David Kordansky Gallery is pleased to present an online exhibition featuring a group of new wall-based sculptures by Anthony Pearson. Produced using lengths of poured cement, these sculptures have evolved organically from previous bodies of work—including those made in bronze and photography, as well as cement—and represent the latest iterations of Pearson’s ongoing, subtly expansive project. Pearson filters hands-on material explorations through his awareness of light, mood, and other ambient factors that are ordinarily perceived as ephemeral or ineffable.
If you are interested in purchasing the featured works or inquiring about additional works by Anthony Pearson, please click "INQUIRE" below to email our team. The exhibition will be on view through December 17, 2021.
To subscribe to our mailing list, please click here.
The new objects (which Pearson calls Casements) are, in fact, records of processes of change and transformation in which the play between solid and empty volumes is given vivid form in color, shape, weight, and implied movement. To produce them, Pearson pours pigmented cement into bunched areas of fabric that hold their shape only temporarily. Each work is, therefore, the result of an interaction between two materials that are in flux. As the artist responds to both the liquid nature of the cement in its original state and the unstable shape and dimensions of the fabric into which he pours it, he must remain attuned to slight nuances in their behavior, maintaining balance between their active and passive qualities. Once hardened, however, the surface and texture of the cement demand other kinds of attention while Pearson brings them toward completion: the objects retain not only impressions of the fabric that gave them their forms, but also barely visible fibers that remain affixed to them in the wake of this generative contact.
All of these elements are taken into account as Pearson navigates the languages and trajectories of painting and sculpture alike. The Casements speak to both mediums while positing possibilities for looking and sensorial experience that cannot be fully contained within either of them. In so doing, they open multiple modes of perception at once, illuminating the action of the eye as well as the movement of the mind.
The Casements also communicate the rigorous trajectory of Pearson’s work until this point—the play of positive and negative that animates their making, for instance, has roots in both his earliest photographic experiments and his small-, medium-, and large-scale bronze objects alike, all of which were dependent upon the translation of one kind of material into another. While evoking earlier work in these other mediums, the Casements also demonstrate his increasingly broad view of the ways in which objects can occupy space. In this sense, they are the latest iterations of an ethos that is best described as architectural. Limited neither to a physical or non-physical orientation toward the built environment alone, they embody and symbolize the confluences of light, color, feeling, substance, memory, and imagination that suffuse all spaces—including psychological and emotional ones.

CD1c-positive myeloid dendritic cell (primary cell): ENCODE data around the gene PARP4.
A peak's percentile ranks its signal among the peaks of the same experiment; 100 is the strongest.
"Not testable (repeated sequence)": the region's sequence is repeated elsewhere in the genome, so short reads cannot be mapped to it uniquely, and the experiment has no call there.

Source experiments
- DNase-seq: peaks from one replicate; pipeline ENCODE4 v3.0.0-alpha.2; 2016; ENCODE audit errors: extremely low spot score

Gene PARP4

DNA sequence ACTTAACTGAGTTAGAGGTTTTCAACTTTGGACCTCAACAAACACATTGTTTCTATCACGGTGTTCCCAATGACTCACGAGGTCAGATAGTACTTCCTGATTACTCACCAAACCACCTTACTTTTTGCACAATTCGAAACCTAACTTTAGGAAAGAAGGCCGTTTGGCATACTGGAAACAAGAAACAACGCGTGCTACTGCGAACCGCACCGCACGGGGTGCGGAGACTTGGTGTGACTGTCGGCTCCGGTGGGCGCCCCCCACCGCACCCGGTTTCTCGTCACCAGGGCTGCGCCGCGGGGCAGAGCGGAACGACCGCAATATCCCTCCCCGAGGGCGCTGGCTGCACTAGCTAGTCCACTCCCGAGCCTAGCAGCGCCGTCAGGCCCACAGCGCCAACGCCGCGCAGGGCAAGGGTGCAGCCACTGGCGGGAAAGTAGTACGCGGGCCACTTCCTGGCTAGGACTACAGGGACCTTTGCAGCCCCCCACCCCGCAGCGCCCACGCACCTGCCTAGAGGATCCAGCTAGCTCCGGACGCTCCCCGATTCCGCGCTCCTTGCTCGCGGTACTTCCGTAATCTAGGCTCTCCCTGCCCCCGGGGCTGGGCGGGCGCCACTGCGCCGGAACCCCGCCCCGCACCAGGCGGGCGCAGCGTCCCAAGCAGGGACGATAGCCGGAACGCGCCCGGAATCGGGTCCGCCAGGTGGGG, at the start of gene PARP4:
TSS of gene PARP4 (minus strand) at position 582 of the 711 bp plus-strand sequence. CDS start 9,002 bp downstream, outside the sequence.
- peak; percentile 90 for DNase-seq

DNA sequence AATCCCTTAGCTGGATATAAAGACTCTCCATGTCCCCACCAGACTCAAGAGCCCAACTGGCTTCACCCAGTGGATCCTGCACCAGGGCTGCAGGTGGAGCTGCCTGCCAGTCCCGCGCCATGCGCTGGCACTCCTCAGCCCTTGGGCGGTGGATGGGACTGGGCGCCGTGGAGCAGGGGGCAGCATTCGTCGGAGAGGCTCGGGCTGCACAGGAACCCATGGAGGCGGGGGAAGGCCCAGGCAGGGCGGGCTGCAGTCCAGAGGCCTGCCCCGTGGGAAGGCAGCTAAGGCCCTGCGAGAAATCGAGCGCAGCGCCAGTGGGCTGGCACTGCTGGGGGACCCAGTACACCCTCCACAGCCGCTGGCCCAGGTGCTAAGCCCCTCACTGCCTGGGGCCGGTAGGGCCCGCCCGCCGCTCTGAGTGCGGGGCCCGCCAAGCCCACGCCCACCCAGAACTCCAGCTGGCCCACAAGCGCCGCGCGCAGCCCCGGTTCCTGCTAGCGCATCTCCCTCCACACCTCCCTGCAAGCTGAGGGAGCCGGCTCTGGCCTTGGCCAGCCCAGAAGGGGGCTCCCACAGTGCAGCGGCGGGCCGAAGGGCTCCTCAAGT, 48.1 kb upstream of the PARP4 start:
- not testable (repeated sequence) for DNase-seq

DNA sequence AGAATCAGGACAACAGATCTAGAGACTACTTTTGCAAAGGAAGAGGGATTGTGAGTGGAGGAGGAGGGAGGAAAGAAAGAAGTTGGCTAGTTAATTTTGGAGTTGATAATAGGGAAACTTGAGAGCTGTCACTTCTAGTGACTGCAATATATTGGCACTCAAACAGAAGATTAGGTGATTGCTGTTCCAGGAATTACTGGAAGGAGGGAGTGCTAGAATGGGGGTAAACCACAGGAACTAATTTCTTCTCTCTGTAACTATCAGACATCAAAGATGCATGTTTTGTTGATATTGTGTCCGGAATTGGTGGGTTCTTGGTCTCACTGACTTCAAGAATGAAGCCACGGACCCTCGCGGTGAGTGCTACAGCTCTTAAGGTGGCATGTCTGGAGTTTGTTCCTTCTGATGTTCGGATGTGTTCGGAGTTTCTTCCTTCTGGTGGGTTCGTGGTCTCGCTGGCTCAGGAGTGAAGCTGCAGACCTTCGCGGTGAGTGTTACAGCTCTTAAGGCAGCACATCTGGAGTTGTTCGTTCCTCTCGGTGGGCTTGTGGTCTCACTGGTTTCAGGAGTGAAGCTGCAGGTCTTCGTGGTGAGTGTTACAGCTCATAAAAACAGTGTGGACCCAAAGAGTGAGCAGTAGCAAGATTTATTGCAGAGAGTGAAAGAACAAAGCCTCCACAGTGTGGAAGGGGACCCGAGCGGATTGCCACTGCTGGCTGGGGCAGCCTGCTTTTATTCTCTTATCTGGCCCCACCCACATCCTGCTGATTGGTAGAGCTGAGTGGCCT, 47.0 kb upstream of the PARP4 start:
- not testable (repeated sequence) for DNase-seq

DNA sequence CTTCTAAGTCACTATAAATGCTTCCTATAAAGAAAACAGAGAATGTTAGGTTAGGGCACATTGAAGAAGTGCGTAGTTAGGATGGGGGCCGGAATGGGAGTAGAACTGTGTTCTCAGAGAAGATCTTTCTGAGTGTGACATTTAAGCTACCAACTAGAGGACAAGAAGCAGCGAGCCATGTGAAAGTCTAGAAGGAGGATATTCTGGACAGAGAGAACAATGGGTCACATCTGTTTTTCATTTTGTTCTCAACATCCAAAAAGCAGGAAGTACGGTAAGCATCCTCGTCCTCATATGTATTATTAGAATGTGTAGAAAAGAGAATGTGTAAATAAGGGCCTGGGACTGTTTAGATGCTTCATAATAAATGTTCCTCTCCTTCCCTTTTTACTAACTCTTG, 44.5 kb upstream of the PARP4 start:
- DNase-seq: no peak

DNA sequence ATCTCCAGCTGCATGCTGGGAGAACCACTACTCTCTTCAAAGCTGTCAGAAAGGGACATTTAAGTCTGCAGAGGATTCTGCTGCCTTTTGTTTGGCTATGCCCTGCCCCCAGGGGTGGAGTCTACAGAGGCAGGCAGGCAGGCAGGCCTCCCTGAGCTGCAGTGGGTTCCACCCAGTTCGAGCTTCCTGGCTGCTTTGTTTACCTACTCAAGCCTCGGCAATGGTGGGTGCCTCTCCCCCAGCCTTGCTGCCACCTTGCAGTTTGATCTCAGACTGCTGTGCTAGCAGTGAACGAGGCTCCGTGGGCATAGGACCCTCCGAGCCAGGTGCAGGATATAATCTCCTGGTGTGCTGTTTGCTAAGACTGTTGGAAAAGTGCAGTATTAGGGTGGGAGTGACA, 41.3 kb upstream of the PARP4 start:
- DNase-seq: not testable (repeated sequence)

Anthony Pearson has been the subject of solo exhibitions at the Contemporary Art Museum, St. Louis (2012) and Midway Contemporary Art, Minneapolis (2008). Institutional group exhibitions include Variations: Conversations in and Around Abstract Painting, Los Angeles County Museum of Art (2014); second nature: abstract photography then and now, deCordova Sculpture Park and Museum, Lincoln, Massachusetts (2012); and The Anxiety of Photography, Aspen Art Museum, Colorado, and Arthouse at the Jones Center, Austin, Texas (2011). His work is in the permanent collections of institutions including the Art Institute of Chicago; Hammer Museum, Los Angeles; Berkeley Art Museum and Pacific Film Archive, California; Los Angeles County Museum of Art; Museum of Contemporary Art, Los Angeles; and Walker Art Center, Minneapolis. In 2019, a comprehensive monograph dedicated to Pearson’s multifaceted work was published by Inventory Press. Pearson lives and works in Los Angeles.
To learn more about Anthony Pearson, please view these articles from Forbes and Paper Monument, and this excerpt of an essay by curator Alex Klein from the artist's 2019 monograph, available for purchase here.
Artwork photography by Lee Thompson
Videography by Tony Ung
Music in video: "Going Through the Veil - Becoming a Swan" from Hearing Music (2016) by Joanna Brouk